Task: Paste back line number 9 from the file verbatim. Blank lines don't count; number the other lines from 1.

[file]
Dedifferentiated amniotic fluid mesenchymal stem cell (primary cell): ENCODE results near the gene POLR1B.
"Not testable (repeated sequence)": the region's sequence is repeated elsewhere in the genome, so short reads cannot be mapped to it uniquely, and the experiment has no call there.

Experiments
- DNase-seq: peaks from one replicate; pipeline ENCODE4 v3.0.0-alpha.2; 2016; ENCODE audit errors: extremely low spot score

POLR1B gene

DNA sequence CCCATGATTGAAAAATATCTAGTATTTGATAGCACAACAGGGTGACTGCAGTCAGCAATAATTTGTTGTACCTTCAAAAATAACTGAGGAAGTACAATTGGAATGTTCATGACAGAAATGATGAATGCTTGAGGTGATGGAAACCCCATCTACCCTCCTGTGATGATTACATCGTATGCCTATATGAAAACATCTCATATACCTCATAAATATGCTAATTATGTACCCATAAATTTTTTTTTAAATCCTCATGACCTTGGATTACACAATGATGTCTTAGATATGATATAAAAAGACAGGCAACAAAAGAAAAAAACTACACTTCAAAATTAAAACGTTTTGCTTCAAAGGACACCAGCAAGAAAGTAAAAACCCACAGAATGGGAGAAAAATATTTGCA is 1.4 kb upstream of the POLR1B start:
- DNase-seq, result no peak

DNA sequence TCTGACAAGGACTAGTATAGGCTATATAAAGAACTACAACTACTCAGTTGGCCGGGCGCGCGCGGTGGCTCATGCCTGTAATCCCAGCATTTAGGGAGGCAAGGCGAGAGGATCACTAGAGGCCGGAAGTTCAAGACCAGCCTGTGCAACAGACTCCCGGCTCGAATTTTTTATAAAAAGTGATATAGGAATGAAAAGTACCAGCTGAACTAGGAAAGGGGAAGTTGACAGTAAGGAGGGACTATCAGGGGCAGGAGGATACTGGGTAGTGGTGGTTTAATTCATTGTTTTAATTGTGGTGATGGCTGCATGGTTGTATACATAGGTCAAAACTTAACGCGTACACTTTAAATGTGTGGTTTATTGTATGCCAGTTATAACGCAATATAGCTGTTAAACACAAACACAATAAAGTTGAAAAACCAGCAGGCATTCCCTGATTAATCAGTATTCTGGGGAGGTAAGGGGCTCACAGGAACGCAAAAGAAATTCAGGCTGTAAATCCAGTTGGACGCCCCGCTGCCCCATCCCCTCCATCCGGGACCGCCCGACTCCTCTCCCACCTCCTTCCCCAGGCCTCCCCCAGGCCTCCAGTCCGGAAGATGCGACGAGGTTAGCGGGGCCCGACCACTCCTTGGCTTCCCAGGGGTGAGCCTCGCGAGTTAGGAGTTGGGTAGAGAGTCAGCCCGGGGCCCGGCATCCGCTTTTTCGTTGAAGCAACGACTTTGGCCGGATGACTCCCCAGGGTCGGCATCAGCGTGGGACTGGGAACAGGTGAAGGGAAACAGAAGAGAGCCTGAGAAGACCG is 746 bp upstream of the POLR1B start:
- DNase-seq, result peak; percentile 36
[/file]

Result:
- DNase-seq, result peak; percentile 36